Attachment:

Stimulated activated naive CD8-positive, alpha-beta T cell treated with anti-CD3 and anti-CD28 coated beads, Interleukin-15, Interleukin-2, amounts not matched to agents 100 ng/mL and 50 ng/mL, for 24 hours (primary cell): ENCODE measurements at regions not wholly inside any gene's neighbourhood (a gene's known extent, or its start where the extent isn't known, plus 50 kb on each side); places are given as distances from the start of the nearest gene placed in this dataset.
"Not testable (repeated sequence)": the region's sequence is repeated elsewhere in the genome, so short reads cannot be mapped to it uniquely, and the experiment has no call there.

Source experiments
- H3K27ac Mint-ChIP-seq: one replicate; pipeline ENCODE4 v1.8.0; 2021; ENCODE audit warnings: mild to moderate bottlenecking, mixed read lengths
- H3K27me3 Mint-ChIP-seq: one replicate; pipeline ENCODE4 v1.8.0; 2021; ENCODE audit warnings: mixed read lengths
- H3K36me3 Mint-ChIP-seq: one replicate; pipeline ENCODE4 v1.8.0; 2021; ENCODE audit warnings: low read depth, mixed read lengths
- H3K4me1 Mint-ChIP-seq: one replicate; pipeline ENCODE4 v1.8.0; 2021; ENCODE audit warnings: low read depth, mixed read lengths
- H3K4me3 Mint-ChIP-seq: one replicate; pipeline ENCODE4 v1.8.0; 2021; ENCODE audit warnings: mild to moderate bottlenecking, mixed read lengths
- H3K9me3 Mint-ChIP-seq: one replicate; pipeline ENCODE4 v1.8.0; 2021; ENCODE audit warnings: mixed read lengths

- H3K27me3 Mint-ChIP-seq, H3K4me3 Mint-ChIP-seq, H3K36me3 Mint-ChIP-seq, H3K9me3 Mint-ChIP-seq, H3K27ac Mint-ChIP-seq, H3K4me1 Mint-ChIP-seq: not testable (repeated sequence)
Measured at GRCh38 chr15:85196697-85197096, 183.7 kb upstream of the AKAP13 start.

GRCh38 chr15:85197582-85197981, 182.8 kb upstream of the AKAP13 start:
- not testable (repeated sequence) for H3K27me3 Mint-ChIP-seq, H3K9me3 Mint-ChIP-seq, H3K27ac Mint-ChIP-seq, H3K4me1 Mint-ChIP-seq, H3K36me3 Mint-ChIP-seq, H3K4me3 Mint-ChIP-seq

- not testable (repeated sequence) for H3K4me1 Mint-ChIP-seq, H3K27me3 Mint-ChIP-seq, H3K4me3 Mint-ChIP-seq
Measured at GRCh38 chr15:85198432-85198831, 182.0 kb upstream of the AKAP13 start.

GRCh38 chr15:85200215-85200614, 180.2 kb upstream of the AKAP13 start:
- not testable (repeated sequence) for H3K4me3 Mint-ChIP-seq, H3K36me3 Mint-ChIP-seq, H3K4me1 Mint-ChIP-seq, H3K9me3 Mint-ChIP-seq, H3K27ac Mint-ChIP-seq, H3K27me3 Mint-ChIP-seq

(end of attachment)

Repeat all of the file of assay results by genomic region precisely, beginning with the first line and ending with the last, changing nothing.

Stimulated activated naive CD8-positive, alpha-beta T cell treated with anti-CD3 and anti-CD28 coated beads, Interleukin-15, Interleukin-2, amounts not matched to agents 100 ng/mL and 50 ng/mL, for 24 hours (primary cell): ENCODE measurements at regions not wholly inside any gene's neighbourhood (a gene's known extent, or its start where the extent isn't known, plus 50 kb on each side); places are given as distances from the start of the nearest gene placed in this dataset.
"Not testable (repeated sequence)": the region's sequence is repeated elsewhere in the genome, so short reads cannot be mapped to it uniquely, and the experiment has no call there.

Source experiments
- H3K27ac Mint-ChIP-seq: one replicate; pipeline ENCODE4 v1.8.0; 2021; ENCODE audit warnings: mild to moderate bottlenecking, mixed read lengths
- H3K27me3 Mint-ChIP-seq: one replicate; pipeline ENCODE4 v1.8.0; 2021; ENCODE audit warnings: mixed read lengths
- H3K36me3 Mint-ChIP-seq: one replicate; pipeline ENCODE4 v1.8.0; 2021; ENCODE audit warnings: low read depth, mixed read lengths
- H3K4me1 Mint-ChIP-seq: one replicate; pipeline ENCODE4 v1.8.0; 2021; ENCODE audit warnings: low read depth, mixed read lengths
- H3K4me3 Mint-ChIP-seq: one replicate; pipeline ENCODE4 v1.8.0; 2021; ENCODE audit warnings: mild to moderate bottlenecking, mixed read lengths
- H3K9me3 Mint-ChIP-seq: one replicate; pipeline ENCODE4 v1.8.0; 2021; ENCODE audit warnings: mixed read lengths

- H3K27me3 Mint-ChIP-seq, H3K4me3 Mint-ChIP-seq, H3K36me3 Mint-ChIP-seq, H3K9me3 Mint-ChIP-seq, H3K27ac Mint-ChIP-seq, H3K4me1 Mint-ChIP-seq: not testable (repeated sequence)
Measured at GRCh38 chr15:85196697-85197096, 183.7 kb upstream of the AKAP13 start.

GRCh38 chr15:85197582-85197981, 182.8 kb upstream of the AKAP13 start:
- not testable (repeated sequence) for H3K27me3 Mint-ChIP-seq, H3K9me3 Mint-ChIP-seq, H3K27ac Mint-ChIP-seq, H3K4me1 Mint-ChIP-seq, H3K36me3 Mint-ChIP-seq, H3K4me3 Mint-ChIP-seq

- not testable (repeated sequence) for H3K4me1 Mint-ChIP-seq, H3K27me3 Mint-ChIP-seq, H3K4me3 Mint-ChIP-seq
Measured at GRCh38 chr15:85198432-85198831, 182.0 kb upstream of the AKAP13 start.

GRCh38 chr15:85200215-85200614, 180.2 kb upstream of the AKAP13 start:
- not testable (repeated sequence) for H3K4me3 Mint-ChIP-seq, H3K36me3 Mint-ChIP-seq, H3K4me1 Mint-ChIP-seq, H3K9me3 Mint-ChIP-seq, H3K27ac Mint-ChIP-seq, H3K27me3 Mint-ChIP-seq